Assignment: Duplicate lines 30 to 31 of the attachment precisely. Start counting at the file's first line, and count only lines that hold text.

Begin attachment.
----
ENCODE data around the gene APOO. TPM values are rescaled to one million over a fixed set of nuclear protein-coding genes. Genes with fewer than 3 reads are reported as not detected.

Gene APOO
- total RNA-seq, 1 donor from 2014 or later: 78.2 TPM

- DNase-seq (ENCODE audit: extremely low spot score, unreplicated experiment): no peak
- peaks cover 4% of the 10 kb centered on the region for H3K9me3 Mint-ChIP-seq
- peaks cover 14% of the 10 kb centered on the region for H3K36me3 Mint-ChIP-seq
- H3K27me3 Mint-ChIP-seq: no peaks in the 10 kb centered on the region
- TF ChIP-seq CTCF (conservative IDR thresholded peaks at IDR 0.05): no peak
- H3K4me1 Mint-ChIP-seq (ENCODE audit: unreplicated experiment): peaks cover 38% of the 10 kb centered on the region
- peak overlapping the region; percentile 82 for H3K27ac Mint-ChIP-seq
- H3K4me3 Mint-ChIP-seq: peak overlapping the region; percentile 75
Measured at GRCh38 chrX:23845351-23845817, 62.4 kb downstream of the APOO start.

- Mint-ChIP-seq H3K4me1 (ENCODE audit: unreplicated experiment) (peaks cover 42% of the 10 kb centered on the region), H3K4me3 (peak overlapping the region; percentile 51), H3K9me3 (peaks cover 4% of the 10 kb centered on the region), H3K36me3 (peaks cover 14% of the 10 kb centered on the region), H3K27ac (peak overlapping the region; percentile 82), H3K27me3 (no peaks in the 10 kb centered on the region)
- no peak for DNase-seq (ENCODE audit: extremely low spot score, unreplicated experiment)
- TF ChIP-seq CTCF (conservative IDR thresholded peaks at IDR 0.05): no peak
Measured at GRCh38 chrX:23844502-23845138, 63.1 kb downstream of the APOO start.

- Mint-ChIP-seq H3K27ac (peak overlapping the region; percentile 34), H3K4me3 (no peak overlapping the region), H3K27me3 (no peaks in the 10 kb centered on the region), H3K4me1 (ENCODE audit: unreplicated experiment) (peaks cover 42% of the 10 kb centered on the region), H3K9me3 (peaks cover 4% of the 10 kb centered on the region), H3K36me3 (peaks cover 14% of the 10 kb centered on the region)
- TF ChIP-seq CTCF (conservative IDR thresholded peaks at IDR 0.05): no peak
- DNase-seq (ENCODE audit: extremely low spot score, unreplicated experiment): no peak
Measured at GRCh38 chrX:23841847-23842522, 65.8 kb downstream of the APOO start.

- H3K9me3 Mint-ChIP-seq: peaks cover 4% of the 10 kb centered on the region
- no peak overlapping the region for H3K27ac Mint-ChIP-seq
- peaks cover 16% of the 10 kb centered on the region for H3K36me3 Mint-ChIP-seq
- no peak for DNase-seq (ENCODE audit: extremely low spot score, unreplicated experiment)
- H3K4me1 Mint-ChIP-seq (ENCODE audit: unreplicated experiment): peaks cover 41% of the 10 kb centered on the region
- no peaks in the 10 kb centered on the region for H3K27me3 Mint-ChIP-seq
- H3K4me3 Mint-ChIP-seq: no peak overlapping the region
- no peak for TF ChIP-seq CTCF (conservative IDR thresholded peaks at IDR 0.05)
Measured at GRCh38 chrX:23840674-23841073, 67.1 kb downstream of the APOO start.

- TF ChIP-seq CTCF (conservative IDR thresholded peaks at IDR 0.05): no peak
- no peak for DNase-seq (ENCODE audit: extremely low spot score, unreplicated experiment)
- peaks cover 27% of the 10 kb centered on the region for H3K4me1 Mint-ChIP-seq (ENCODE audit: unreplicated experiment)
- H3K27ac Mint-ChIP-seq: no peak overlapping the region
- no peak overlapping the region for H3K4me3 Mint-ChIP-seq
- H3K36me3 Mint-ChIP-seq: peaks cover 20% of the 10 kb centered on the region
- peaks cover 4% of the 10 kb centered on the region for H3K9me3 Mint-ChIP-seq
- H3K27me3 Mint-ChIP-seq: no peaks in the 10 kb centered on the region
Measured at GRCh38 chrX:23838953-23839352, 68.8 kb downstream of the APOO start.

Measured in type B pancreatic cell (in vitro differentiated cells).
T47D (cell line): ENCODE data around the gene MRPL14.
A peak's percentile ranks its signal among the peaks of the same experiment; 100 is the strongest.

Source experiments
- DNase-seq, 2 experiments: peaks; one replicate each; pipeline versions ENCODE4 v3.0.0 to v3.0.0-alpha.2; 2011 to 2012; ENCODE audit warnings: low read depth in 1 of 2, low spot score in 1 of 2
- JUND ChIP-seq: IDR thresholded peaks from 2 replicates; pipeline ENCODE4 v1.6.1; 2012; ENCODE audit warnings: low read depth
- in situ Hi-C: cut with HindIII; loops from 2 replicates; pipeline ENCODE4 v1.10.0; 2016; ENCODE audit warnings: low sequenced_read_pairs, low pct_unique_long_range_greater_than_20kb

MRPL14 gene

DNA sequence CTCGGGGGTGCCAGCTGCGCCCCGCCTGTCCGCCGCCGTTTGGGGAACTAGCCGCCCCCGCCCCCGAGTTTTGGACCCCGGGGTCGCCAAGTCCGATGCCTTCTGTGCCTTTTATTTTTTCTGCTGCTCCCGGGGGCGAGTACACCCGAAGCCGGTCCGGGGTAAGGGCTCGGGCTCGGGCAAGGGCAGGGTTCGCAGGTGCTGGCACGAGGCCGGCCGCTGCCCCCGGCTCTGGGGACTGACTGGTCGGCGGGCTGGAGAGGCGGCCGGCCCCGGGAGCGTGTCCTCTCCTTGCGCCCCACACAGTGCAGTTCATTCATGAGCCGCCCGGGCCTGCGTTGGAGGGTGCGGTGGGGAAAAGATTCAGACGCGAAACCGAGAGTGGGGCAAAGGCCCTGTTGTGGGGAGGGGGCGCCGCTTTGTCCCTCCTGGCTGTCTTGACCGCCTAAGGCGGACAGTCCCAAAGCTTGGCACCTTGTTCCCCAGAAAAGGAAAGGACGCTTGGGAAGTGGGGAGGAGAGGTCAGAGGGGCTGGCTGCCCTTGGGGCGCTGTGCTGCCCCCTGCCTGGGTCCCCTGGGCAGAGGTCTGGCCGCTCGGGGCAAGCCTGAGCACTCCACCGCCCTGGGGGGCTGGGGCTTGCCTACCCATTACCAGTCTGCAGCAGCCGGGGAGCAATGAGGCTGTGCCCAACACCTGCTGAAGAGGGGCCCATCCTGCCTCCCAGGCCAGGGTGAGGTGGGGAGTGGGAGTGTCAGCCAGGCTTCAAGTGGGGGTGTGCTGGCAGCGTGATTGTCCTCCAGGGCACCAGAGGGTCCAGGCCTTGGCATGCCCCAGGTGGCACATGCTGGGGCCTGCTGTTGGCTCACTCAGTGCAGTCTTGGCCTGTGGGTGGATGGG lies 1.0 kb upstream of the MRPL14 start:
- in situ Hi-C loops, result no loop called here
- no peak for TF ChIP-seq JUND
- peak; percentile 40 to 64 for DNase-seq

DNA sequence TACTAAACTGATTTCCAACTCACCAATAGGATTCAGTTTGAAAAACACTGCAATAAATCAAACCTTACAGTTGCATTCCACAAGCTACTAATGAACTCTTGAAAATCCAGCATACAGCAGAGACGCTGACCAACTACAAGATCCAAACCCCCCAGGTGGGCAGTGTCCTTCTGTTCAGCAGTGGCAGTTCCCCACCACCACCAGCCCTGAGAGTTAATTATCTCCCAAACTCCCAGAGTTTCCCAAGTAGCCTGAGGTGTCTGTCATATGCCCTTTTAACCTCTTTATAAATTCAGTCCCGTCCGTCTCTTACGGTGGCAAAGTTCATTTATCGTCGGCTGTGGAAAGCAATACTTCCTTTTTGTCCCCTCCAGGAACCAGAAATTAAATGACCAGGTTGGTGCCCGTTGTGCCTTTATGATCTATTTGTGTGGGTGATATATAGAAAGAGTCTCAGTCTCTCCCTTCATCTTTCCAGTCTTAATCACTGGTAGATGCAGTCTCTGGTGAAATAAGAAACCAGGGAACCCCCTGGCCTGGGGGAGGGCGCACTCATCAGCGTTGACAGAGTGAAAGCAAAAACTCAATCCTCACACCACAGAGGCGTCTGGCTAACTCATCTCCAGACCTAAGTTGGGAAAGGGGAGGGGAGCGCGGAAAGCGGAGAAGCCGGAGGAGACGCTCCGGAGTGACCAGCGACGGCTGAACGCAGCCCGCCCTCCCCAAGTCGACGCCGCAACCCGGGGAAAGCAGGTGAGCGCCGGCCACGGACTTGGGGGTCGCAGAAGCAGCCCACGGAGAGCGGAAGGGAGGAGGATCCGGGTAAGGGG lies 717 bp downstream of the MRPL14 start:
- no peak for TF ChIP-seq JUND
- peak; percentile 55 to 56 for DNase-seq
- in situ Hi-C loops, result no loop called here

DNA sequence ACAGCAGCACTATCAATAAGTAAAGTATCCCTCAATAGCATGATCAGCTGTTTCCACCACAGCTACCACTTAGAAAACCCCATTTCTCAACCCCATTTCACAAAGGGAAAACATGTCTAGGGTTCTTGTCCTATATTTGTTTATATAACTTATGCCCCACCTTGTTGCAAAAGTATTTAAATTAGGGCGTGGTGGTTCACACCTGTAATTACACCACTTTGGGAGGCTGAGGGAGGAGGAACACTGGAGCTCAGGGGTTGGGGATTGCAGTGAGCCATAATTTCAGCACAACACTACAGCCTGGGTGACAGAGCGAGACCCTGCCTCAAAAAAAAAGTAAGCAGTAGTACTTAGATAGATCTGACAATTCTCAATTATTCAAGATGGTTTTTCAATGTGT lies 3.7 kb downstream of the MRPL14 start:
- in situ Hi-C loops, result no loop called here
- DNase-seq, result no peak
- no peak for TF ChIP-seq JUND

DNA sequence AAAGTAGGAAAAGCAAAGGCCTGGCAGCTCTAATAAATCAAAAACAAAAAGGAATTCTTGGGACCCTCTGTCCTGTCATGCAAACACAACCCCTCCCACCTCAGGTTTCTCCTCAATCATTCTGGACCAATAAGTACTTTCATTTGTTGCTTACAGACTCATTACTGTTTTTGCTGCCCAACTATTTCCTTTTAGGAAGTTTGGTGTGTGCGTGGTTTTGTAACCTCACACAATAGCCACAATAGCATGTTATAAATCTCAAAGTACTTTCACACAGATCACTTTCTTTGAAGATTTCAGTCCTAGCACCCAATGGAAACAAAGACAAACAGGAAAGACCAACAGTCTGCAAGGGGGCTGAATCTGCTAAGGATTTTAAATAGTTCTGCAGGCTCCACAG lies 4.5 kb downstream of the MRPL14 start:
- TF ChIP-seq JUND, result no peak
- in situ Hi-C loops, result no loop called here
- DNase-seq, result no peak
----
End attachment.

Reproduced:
- TF ChIP-seq CTCF (conservative IDR thresholded peaks at IDR 0.05): no peak
- no peak for DNase-seq (ENCODE audit: extremely low spot score, unreplicated experiment)